Charité 3R funds project to improve disease models from human lung tissue
For the implementation of her project idea "Pneumonia in vitro - Refinement of primary human lung models to study pulmonary infections", Dr. Karen Hoffmann, scientist of the research group led by Prof. Martin Witzenrath from the Department of Infectious Diseases and Respiratory Medicine, receives the Charité 3R Young Investigator Award. From a total of twelve submitted applications, the council of Spokespersons, together with two additional experts, selected Karen Hoffmann's research approach as the best project idea. The review process was anonymous. The decision was not easy for the reviewers - all submitted proposals were convincingly innovative and of high quality.
The aim of Karen Hoffmann's research approach is to develop animal free organotypic alveolar cultures - i.e. lung tissue consisting of the smallest branches of our airways, the so-called alveoli. In the future, the researcher wants to use these to study pulmonary bacterial infections. A key aspect in terms of the 3Rs is the cultivation of the complex primary in vitro models without the use of Matrigel. Matrigel consists of a complex mixture of biomolecules used as a growth medium in 3D cell culture and tissue engineering.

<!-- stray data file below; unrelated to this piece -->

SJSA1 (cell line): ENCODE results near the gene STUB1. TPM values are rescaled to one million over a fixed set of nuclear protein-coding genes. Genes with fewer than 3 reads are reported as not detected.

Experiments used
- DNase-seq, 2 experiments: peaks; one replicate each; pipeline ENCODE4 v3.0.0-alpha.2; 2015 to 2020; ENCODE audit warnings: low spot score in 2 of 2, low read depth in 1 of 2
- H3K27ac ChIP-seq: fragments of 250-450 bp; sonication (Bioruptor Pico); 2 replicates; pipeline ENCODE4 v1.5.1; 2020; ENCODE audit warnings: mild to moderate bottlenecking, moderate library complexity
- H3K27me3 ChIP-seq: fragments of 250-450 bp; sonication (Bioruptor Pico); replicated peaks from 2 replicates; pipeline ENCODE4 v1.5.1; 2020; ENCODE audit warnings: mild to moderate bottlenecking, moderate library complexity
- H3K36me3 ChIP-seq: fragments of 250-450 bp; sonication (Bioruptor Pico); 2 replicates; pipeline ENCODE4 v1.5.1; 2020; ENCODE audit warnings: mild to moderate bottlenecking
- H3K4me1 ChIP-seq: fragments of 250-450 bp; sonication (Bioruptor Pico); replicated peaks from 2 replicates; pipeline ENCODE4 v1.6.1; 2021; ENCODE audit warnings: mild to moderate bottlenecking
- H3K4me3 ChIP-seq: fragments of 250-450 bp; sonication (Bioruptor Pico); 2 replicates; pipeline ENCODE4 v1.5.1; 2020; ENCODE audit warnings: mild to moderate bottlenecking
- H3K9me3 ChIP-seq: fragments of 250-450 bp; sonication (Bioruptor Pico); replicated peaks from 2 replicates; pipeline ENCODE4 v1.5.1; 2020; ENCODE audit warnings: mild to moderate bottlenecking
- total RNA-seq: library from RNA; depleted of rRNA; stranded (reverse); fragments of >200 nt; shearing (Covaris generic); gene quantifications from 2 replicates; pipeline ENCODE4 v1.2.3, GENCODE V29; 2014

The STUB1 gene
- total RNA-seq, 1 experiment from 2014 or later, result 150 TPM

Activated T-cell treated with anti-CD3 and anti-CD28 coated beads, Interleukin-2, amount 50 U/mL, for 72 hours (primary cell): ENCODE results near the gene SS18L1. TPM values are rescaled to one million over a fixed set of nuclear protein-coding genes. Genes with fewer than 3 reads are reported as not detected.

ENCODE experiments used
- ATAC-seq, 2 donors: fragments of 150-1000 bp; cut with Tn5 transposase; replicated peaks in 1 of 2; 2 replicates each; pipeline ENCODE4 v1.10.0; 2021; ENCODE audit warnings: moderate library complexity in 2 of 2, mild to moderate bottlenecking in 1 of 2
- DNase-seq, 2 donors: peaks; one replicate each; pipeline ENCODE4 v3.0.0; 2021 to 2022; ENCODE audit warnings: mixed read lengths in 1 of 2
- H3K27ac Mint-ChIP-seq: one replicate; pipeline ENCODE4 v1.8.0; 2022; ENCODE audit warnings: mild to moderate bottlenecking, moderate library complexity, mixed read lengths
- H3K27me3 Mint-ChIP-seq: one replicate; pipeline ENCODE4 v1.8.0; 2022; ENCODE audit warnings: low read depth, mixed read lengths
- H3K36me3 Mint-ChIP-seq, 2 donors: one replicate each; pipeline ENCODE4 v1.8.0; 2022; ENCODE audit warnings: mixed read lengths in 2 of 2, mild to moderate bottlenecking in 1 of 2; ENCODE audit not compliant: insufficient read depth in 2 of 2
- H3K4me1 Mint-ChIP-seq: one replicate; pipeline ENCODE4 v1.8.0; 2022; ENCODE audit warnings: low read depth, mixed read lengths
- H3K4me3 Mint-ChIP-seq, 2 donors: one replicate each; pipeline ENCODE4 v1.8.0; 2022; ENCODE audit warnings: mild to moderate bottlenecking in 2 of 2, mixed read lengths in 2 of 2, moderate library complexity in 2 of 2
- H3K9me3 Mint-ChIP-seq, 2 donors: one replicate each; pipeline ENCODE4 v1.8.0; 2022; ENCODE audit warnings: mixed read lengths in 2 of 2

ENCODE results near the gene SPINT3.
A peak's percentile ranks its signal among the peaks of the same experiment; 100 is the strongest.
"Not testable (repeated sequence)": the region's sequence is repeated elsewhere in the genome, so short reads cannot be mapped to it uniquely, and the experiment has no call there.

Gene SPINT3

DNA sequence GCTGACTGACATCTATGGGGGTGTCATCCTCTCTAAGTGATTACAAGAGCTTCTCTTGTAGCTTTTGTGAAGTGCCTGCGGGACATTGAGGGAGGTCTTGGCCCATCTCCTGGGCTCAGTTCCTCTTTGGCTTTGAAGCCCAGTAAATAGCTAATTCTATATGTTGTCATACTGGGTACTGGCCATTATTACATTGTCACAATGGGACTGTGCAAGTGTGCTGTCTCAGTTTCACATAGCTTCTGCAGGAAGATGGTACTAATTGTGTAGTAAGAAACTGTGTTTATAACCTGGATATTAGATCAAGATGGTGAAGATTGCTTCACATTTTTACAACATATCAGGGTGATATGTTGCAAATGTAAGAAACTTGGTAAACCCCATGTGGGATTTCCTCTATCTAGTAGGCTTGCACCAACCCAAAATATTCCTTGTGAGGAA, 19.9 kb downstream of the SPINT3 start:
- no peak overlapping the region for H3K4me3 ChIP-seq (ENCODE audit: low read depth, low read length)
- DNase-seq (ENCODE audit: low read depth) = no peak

The disadvantage of Matrigel, however, is that it is produced in mice by transplanting tumor cells and also contains the antibiotic gentamicin. The researcher is now aiming to establish two alternative models: a 3D organoid model based on alignate, a polysaccharide derived from brown algae, and a so-called air-liquid interface model. Both models will be compared with respect to their cellular composition and infected with the bacterium Pseudonomas.aeruginosa and a specific phage cocktail to assess their usability for bacterial infection studies and new therapeutic approaches. The aim is not only to improve the standardization of primary cell culture, but also to support the use of animal-free methods by replacing Matrigel.
The Young Investigator Award, endowed with approximately 15.000 euros, was offered for the first time this year by Charité 3R. The aim is to award young researchers for a project idea that strengthens the implementation of the 3Rs in everyday research. This may include approaches that improve translation to human (patho)physiology through an alternative human model system, promote refinement of animal experiments, or use in silico as well as high-risk approaches to impact the 3Rs. To all project ideas that were not selected, Charité 3R wishes that their implementation can be realized through other means.
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